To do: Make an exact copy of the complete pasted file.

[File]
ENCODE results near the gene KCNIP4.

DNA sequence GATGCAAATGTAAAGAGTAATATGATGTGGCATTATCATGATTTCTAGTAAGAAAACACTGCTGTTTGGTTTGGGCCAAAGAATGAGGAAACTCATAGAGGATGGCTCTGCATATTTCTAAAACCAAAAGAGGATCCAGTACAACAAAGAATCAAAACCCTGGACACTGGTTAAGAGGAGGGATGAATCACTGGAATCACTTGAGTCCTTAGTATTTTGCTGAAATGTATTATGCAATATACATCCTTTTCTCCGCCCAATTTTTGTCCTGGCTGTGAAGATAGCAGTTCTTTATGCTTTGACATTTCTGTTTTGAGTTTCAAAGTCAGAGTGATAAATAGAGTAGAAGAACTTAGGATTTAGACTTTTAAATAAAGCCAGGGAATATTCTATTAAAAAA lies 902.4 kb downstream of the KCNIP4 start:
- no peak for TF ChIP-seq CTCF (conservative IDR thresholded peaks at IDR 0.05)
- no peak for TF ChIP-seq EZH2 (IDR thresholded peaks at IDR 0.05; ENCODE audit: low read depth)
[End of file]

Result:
ENCODE results near the gene KCNIP4.

DNA sequence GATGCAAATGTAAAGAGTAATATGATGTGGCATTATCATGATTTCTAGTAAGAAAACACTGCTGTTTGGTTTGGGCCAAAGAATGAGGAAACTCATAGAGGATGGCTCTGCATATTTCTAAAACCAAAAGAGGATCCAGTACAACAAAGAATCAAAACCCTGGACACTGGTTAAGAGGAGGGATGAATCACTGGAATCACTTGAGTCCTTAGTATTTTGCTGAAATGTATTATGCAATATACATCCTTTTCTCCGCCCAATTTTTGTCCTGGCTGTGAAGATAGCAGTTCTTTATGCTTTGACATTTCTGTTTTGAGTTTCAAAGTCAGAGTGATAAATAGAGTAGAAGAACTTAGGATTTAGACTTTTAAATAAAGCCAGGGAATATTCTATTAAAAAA lies 902.4 kb downstream of the KCNIP4 start:
- no peak for TF ChIP-seq CTCF (conservative IDR thresholded peaks at IDR 0.05)
- no peak for TF ChIP-seq EZH2 (IDR thresholded peaks at IDR 0.05; ENCODE audit: low read depth)